As I continue to say – I do appreciate the opportunity through social media by way of Wheezingaway.com, Facebook’s COPD Travels and with the help of CrossDove Writers, I share some of my travels of life battling COPD and other health issues with the hopes that my sharing will help others learn and understand that they are not alone with their own battles of illnesses such as COPD.
Today has and always will be a very special day in my life as today is or would have been my Mom’s 84th birthday.
My Mom while I was growing up was a blessing to myself, my three siblings, my Dad and all those around her circle of life as she was a most caring, giving, loving and faithful person as one may ever meet.
Later on she became the pinnacle of an image of the kind of grandmother any parent would want for their kids to be blessed with.
But for me, being a Mom was just the title she was given for bringing me into the world – while for my growing years and especially as I look back in review of those years I realize that my Mom was also my first caretaker.
Caretakers are the designation given to those who spend a lot of time, effort and love in caring for those, like myself, who have trouble taking care of themselves due to an illness, physical disease and/or a mental/psychological disorder.
My days on earth were special from day one when I was born without a connecting esophagus, which through surgery was repaired but made me a sickly kid from day one for long while – but my Mom faithfully, lovingly was there every step of the way.
My life travels became interesting roads with many twists and turns, but I always have had ‘asthma’ and/or ‘chronic bronchitis’ as a partner as far back as I can remember – and yes again my Mom faithfully, lovingly was there every step of the way.
Maybe it was because my Mom had some asthma herself as well as her father, my grandfather, who also suffered from lifelong asthma which gave my Mom special insight on the long fight I would have.
Several memories stand out but four in particular rise to the top and they stand out even more as I look back on my life in review when trying to understand how I arrived at my current battle with COPD.
One, my Mom once in a while would refer to me as her family barometer because she could seem to tell the upcoming weather changes by my breathing patterns and sounds.
Two, my Mom courageously allowed our family doctor’s staff to teach her how to give a shot of epinephrine when I would have a major asthma attack – they taught her shooting oranges and when it came to doing me, she cried and made my Dad do it – had to love her for trying.
Three, I remember how I loved having my back rubbed growing up and yet now as I look back I realize many if not the majority of those loving back rubs my Mom would give me were for a reason – that reason was to keep my back and shoulder muscles relaxed when she knew (even when I did not) I was having some tightness in my breathing and also those times when I needed to loosen up the buildup of mucus/phlegm within my lungs.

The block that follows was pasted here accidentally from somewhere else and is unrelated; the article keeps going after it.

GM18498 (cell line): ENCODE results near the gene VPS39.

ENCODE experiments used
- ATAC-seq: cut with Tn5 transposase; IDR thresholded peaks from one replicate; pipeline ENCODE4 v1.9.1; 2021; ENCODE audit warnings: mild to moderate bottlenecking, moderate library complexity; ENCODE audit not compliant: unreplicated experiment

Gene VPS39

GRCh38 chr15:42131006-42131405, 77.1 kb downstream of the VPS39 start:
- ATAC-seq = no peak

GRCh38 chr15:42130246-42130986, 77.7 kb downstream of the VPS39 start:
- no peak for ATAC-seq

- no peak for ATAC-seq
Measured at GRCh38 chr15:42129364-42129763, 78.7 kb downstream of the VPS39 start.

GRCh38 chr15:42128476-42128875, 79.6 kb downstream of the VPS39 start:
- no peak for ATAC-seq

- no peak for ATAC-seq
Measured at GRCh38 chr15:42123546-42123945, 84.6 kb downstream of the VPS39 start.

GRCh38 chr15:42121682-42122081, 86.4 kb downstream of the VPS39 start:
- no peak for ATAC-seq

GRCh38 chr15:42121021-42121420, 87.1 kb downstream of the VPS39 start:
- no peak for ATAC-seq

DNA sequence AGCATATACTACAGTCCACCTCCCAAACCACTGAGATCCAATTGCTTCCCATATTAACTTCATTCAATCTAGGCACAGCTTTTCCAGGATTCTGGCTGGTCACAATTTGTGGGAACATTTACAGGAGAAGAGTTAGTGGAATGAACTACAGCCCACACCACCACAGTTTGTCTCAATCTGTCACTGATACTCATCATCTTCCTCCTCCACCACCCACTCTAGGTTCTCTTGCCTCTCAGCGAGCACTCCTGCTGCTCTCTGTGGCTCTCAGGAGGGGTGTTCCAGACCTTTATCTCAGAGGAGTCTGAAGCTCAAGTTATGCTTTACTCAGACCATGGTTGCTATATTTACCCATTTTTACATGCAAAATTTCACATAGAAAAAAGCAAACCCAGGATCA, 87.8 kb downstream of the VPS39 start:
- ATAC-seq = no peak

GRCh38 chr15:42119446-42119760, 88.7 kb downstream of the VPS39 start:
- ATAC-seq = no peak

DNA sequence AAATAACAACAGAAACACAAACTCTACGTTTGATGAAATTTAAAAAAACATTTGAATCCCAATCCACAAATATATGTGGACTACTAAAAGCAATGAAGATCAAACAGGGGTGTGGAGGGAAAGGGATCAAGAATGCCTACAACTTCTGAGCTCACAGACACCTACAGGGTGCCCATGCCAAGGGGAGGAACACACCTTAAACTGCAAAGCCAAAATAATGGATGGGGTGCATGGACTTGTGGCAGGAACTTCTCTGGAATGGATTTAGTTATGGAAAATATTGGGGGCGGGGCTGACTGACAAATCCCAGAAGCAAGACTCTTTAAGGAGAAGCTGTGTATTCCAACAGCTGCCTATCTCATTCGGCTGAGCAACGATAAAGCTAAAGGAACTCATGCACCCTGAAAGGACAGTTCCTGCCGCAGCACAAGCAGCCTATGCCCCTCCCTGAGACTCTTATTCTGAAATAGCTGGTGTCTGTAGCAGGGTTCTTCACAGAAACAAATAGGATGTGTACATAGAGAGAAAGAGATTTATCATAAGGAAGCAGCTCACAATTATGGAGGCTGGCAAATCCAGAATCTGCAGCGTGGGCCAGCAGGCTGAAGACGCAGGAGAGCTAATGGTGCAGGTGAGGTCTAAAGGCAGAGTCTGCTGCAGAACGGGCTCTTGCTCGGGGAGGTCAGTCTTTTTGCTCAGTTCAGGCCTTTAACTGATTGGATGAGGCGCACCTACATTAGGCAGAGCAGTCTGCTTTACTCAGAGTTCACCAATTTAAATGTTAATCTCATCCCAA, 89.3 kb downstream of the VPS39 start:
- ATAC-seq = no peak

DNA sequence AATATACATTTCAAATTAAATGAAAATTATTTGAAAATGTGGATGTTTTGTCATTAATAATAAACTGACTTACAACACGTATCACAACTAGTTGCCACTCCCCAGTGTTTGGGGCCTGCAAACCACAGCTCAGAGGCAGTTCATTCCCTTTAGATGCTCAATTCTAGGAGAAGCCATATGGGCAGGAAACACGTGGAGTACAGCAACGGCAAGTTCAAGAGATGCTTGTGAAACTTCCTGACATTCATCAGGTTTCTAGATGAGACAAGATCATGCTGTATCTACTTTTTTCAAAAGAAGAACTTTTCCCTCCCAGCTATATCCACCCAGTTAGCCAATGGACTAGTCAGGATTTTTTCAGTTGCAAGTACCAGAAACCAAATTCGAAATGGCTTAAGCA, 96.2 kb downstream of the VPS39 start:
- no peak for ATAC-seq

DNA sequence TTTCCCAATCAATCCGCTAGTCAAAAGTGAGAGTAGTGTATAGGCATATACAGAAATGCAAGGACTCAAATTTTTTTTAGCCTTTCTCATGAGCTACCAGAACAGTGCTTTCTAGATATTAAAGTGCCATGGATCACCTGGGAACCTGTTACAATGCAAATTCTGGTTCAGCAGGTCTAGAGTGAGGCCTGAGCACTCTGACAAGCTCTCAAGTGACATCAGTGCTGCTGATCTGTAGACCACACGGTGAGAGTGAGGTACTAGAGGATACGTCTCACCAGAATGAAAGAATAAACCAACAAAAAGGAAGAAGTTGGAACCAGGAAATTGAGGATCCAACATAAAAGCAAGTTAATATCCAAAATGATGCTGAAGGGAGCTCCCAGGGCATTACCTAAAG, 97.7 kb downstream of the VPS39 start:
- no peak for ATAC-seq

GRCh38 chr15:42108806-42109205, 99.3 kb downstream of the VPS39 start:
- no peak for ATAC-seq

And four, Mom constantly reminded me over the years of being careful about jobs and places I would go or be, just seeming to know that while those moments may have seemed ok at the time the longer term affects were what she always seemed to have a view of.
When I was diagnosed two years ago as having very late Stage III COPD, one of the first thoughts that ran through my mind were that of my Mom and how her reaction would have been if she were still alive physically to hear the news – she would have been heart-broken but not overly surprised because through all those years she always seemed to know even before I did that my health was always going to be full of health bumps in my path of life.
So today I remember with the utmost respect, appreciation, love and tears my Mom, my first caretaker, on what should have been her 84th birthday.
So today I close my eyes and say thank you for the blessings given me by my Mom and a thank you for the continued blessings I feel from the little glimpses of her loving, comforting spirit as it watches over my each and every daily walk of life.
As always – if you or anyone you know have any symptoms involving lung and breathing functionality, and they linger over and over while disrupting a lifestyle – then please ask questions and get it checked out.
Remember always that without breathing a person is without life itself.
As always I bid to all – smiles, prayers, blessings and steady breathing – Mr. William.
(Copyright@2015, CrossDove Writer)
(Image used from personal files – not to be used without written permission of CrossDove Writer & Wheezingaway.com)